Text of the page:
California court: Wyeth accountable for harms caused by generic metoclopramide

On November 7, the First District Court of Appeal in San Francisco, California, overturned a previous ruling in the case of Conte v Wyeth and ruled that Wyeth, the manufacturer of Reglan (metoclopramide), should be held responsible for harm caused to Elizabeth Conte, who developed tardive dyskinesia after taking generic metoclopramide for nearly 4 years. The court upheld the previous ruling in favor of Purepac, Pliva, and Teva, manufacturers of generic metoclopramide.

On November 7, the First District Court of Appeal in San Francisco, California, overturned a previous ruling in the case of Conte v Wyeth and ruled that Wyeth, the manufacturer of Reglan (metoclopramide), should be held responsible for harm caused to Elizabeth Conte, who developed tardive dyskinesia after taking generic metoclopramide for nearly 4 years. The court upheld the previous ruling in favor of Purepac, Pliva, and Teva, manufacturers of generic metoclopramide.

The original ruling in favor of Wyeth was based partly on the tenet that, as a name-brand manufacturer, Wyeth does not owe duty to use due care to patients who take generic versions of its brand-name medications. The appeals court stated, however, that “Wyeth’s common-law duty to use due care in formulating its product warnings extends to patients whose doctors foreseeably rely on its product information when prescribing metoclopramide, whether the prescription is written for and/or filled with Reglan or its generic equivalent.”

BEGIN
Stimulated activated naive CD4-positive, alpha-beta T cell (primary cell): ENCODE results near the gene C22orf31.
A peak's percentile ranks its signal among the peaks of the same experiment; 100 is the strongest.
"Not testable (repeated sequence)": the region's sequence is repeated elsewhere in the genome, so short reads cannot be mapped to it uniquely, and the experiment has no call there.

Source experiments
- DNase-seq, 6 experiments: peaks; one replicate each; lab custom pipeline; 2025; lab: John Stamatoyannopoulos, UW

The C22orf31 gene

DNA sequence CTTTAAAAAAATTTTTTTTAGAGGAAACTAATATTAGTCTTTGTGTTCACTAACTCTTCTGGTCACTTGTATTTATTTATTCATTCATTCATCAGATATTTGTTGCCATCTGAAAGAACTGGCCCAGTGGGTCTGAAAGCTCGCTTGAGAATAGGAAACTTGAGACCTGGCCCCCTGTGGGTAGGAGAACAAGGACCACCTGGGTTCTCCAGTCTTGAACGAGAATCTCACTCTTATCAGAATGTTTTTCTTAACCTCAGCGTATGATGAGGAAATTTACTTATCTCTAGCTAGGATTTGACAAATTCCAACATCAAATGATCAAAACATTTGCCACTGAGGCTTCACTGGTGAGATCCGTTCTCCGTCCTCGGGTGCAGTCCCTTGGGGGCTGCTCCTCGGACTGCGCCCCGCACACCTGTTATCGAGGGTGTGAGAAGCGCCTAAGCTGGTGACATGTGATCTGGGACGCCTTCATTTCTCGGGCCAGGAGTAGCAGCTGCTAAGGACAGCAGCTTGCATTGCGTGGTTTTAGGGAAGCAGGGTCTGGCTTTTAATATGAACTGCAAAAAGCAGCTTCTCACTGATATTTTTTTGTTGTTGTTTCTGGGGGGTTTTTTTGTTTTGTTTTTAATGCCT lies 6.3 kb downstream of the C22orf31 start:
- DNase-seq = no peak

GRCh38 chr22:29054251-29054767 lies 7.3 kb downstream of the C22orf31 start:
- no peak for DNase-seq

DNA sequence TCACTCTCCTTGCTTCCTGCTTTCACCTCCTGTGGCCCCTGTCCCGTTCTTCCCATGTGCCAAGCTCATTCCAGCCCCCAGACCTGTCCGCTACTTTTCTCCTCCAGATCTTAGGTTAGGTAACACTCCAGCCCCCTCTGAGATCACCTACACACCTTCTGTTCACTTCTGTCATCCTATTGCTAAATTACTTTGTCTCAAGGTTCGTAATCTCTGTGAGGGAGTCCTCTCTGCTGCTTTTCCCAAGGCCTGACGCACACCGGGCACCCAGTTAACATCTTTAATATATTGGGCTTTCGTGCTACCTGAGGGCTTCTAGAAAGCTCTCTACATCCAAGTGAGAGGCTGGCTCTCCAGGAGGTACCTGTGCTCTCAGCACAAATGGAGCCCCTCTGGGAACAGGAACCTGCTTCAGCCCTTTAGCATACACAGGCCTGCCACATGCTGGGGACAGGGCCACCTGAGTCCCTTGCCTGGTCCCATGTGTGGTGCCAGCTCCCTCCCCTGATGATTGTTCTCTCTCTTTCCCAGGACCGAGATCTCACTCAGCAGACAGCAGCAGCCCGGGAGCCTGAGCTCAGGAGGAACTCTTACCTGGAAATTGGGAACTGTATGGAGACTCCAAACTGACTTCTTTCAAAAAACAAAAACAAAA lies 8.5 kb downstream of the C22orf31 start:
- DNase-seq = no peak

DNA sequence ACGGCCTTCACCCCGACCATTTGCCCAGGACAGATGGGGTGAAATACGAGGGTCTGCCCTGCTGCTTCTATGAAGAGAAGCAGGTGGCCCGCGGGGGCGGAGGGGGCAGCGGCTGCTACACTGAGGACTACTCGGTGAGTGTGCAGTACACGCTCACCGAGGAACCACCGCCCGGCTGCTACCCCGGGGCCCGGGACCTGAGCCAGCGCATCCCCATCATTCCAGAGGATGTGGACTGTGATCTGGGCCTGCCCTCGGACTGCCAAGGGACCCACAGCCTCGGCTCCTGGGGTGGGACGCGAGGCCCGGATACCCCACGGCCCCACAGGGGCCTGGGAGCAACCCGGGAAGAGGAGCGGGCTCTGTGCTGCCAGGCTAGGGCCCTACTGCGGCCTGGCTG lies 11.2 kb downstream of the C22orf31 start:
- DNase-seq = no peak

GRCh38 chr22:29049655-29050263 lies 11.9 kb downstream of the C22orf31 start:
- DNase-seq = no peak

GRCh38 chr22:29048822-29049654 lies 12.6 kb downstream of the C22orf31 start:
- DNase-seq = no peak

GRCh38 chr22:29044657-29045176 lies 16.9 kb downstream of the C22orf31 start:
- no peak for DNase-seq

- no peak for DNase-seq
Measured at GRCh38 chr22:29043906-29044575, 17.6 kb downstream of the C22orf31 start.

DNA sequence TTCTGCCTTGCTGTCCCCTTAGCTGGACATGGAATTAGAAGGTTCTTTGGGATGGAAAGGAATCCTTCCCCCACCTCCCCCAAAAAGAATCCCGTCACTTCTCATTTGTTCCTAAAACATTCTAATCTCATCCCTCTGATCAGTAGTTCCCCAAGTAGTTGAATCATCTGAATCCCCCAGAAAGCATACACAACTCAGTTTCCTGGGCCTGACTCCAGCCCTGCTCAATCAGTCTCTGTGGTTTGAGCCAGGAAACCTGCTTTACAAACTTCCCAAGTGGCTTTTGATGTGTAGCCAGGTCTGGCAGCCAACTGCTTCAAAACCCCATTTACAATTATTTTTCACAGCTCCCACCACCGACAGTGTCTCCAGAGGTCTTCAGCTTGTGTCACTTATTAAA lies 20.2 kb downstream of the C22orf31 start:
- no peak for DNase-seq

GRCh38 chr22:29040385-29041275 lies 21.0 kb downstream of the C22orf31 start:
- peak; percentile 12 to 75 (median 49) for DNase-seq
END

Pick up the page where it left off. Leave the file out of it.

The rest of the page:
Conte took generic metoclopramide for gastroesophageal reflux disease (GERD) from August 2000 to April 2004; she was never administered Reglan. She asserted that she was overexposed to metoclopramide, which is only approved for 12 weeks of use, because of the manufacturers’ “dissemination of false, misleading and/or incomplete warnings about the drug’s side effects.”

Conte asserted that her physician relied on Wyeth’s prescribing information for Reglan when he prescribed metoclopramide; the court suggested that this evidence is “equivocal” but supports a “reasonable inference” that the physician did rely on the prescribing information for Reglan, adding that because generic drugs must be biologically equivalent to their name-brand versions, it is “eminently foreseeable that a physician might prescribe generic metoclopramide in reliance on Wyeth’s representations about Reglan.”

The court stated that it was “unpersuaded by Wyeth’s assertion that imposing liability would undermine the goal of preventing future harm because it would chill innovation in the pharmaceutical industry,” noting that no evidence had been provided to support such a claim.

The judgment in favor of Purepac, Pliva, and Teva was upheld because, as the appeals court stated, there was no evidence that Conte’s physician relied on the prescribing information from any of these manufacturers.

For a more detailed analysis of this court case, please see the articleConte v Wyeth.